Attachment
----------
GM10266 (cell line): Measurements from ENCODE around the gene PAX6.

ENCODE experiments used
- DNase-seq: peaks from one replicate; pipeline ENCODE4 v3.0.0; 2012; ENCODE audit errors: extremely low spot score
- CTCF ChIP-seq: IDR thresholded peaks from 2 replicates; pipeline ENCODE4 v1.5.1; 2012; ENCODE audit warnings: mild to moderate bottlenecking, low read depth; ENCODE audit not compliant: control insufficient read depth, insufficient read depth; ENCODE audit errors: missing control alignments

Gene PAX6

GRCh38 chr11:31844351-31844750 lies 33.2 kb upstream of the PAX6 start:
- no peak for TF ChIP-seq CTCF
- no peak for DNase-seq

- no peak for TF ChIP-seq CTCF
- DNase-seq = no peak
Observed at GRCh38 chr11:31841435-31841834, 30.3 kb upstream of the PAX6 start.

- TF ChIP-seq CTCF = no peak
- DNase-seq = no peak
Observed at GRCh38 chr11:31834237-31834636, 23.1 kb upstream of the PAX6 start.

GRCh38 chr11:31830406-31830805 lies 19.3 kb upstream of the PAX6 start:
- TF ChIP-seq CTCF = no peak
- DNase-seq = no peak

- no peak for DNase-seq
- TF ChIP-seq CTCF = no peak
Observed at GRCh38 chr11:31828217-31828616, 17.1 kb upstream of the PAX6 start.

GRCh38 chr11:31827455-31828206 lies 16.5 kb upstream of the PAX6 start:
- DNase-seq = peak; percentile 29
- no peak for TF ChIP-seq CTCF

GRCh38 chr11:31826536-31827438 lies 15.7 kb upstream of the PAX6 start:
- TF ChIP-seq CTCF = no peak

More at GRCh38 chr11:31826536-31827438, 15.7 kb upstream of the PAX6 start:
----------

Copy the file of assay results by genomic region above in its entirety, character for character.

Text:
GM10266 (cell line): Measurements from ENCODE around the gene PAX6.

ENCODE experiments used
- DNase-seq: peaks from one replicate; pipeline ENCODE4 v3.0.0; 2012; ENCODE audit errors: extremely low spot score
- CTCF ChIP-seq: IDR thresholded peaks from 2 replicates; pipeline ENCODE4 v1.5.1; 2012; ENCODE audit warnings: mild to moderate bottlenecking, low read depth; ENCODE audit not compliant: control insufficient read depth, insufficient read depth; ENCODE audit errors: missing control alignments

Gene PAX6

GRCh38 chr11:31844351-31844750 lies 33.2 kb upstream of the PAX6 start:
- no peak for TF ChIP-seq CTCF
- no peak for DNase-seq

- no peak for TF ChIP-seq CTCF
- DNase-seq = no peak
Observed at GRCh38 chr11:31841435-31841834, 30.3 kb upstream of the PAX6 start.

- TF ChIP-seq CTCF = no peak
- DNase-seq = no peak
Observed at GRCh38 chr11:31834237-31834636, 23.1 kb upstream of the PAX6 start.

GRCh38 chr11:31830406-31830805 lies 19.3 kb upstream of the PAX6 start:
- TF ChIP-seq CTCF = no peak
- DNase-seq = no peak

- no peak for DNase-seq
- TF ChIP-seq CTCF = no peak
Observed at GRCh38 chr11:31828217-31828616, 17.1 kb upstream of the PAX6 start.

GRCh38 chr11:31827455-31828206 lies 16.5 kb upstream of the PAX6 start:
- DNase-seq = peak; percentile 29
- no peak for TF ChIP-seq CTCF

GRCh38 chr11:31826536-31827438 lies 15.7 kb upstream of the PAX6 start:
- TF ChIP-seq CTCF = no peak

More at GRCh38 chr11:31826536-31827438, 15.7 kb upstream of the PAX6 start: